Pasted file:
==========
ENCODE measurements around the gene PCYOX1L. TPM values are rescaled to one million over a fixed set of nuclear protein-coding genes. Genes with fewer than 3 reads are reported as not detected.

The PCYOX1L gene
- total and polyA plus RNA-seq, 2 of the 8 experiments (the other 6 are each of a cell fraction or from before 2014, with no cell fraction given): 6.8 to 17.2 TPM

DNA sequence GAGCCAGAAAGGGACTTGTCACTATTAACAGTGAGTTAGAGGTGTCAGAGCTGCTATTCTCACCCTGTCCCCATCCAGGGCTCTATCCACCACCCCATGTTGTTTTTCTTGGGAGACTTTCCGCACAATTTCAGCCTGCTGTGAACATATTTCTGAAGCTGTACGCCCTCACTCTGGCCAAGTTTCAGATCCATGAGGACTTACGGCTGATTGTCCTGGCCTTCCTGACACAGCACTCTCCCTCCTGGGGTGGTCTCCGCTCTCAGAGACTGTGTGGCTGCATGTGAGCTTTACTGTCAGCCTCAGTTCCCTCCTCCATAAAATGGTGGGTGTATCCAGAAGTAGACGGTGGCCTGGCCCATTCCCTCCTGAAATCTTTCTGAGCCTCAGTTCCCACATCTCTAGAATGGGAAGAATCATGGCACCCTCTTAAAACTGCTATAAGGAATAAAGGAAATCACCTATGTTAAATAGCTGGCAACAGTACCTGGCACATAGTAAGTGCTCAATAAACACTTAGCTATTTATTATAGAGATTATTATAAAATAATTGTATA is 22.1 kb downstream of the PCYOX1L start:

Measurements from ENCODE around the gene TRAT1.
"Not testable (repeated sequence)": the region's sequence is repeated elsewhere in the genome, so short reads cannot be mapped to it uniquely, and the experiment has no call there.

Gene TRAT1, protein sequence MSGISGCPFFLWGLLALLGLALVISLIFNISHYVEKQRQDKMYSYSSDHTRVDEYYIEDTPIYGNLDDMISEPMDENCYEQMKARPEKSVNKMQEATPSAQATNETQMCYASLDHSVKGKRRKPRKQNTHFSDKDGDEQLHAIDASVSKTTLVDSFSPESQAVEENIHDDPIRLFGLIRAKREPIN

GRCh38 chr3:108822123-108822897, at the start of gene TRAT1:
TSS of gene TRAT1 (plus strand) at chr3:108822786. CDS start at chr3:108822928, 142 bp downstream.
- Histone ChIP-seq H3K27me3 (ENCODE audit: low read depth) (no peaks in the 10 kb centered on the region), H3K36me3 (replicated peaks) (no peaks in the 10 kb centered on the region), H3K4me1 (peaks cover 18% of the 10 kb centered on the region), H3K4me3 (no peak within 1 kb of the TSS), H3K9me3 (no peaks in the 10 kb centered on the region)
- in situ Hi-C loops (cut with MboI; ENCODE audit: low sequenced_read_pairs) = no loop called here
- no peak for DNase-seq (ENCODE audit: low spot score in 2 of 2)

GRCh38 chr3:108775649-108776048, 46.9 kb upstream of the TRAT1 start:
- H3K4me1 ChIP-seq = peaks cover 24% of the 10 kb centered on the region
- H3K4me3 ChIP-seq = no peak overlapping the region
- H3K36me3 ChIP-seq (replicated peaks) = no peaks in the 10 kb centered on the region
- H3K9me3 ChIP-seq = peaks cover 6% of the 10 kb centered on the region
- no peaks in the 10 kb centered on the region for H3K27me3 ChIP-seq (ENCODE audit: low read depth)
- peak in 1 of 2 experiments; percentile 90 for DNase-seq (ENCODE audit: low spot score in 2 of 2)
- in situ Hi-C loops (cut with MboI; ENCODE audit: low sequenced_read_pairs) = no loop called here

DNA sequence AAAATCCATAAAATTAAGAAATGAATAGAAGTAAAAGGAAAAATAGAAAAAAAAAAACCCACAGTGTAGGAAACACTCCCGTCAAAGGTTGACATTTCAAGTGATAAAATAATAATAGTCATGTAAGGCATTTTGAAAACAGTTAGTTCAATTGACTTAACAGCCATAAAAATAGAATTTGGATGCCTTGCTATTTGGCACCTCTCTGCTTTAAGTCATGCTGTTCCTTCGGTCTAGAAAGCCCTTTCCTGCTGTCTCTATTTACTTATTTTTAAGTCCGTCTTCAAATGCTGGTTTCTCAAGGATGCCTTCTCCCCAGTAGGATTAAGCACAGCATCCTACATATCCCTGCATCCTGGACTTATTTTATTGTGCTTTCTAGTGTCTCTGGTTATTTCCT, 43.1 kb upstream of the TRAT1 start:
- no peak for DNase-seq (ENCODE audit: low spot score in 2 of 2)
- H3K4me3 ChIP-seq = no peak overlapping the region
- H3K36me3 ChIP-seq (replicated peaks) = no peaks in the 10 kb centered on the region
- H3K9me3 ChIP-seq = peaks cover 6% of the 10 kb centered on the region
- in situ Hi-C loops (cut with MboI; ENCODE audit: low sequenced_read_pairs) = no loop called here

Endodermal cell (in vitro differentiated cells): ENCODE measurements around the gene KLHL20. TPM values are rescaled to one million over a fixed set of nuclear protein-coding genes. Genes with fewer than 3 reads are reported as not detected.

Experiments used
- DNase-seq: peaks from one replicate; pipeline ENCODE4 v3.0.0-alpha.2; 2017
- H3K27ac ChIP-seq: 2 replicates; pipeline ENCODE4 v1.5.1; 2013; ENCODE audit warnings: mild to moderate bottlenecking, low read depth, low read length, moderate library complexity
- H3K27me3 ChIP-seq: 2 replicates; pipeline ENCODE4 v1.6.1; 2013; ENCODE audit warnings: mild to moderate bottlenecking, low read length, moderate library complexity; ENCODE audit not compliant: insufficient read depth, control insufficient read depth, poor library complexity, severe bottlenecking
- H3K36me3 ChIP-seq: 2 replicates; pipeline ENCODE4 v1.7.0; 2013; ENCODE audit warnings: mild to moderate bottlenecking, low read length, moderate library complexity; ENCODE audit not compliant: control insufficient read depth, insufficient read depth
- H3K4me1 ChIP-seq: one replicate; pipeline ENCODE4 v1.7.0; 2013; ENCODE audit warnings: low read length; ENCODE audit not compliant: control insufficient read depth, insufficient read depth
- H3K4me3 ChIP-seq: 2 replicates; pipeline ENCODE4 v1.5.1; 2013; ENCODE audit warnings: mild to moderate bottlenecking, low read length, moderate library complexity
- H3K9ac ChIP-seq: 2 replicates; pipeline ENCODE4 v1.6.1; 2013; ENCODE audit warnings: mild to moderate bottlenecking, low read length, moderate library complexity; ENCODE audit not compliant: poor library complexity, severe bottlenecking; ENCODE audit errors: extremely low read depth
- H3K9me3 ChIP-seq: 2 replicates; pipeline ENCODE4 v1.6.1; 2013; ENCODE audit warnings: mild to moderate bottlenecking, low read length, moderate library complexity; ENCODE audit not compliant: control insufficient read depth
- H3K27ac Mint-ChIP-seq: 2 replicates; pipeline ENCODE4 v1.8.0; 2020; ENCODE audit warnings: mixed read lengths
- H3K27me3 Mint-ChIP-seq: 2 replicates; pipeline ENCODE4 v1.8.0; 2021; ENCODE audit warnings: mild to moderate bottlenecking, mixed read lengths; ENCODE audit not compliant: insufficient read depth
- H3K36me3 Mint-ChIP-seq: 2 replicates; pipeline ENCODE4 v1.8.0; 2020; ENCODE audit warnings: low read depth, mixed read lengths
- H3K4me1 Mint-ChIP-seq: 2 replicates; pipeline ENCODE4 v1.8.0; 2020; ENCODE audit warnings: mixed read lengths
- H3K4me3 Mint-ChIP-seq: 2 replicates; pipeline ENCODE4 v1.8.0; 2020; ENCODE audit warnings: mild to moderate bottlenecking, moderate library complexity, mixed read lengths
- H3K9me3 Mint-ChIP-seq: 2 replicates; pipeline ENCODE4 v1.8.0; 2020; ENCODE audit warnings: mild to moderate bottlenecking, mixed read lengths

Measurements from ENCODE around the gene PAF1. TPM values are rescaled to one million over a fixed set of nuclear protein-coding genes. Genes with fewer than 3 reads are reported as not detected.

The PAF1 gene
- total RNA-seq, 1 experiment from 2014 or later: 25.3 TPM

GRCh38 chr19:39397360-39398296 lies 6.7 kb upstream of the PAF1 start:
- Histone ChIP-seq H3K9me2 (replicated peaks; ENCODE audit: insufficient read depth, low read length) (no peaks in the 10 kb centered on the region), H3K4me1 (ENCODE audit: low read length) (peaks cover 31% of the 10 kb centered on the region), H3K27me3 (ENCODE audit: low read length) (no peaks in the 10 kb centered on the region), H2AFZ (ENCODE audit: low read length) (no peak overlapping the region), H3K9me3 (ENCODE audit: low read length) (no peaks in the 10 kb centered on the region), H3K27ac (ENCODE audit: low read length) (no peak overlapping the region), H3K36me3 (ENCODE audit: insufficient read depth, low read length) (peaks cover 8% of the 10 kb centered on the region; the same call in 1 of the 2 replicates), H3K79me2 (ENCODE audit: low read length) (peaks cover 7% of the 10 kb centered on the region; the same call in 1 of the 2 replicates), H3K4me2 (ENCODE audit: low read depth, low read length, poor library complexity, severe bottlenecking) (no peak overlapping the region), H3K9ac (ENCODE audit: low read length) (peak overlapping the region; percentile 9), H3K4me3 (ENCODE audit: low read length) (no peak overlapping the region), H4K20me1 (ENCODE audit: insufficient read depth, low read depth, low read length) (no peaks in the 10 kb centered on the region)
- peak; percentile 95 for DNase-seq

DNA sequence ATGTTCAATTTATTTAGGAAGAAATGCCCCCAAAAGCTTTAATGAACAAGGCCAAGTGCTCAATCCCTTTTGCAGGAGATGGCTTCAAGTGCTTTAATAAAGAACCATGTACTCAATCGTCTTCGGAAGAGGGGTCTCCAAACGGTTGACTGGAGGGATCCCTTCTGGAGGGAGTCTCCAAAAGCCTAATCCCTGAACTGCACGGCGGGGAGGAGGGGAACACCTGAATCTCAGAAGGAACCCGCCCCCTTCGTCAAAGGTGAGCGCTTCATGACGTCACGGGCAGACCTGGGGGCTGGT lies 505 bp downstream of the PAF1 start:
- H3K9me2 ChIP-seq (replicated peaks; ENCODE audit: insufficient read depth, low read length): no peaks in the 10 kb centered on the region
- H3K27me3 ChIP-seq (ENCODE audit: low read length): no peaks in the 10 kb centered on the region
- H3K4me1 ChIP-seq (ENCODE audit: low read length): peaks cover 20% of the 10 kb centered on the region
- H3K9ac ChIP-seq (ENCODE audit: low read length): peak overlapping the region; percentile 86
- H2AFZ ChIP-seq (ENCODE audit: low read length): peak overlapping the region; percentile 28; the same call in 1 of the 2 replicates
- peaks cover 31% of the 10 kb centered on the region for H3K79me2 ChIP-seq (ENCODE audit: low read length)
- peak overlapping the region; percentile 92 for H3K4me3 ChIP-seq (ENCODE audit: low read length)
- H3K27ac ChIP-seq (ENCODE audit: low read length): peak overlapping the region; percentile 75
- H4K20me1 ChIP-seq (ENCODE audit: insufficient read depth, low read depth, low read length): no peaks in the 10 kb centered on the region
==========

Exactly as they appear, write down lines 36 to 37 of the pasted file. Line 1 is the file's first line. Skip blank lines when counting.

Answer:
- H3K9me3 ChIP-seq: 2 replicates; pipeline ENCODE4 v1.6.1; 2013; ENCODE audit warnings: mild to moderate bottlenecking, low read length, moderate library complexity; ENCODE audit not compliant: control insufficient read depth
- H3K27ac Mint-ChIP-seq: 2 replicates; pipeline ENCODE4 v1.8.0; 2020; ENCODE audit warnings: mixed read lengths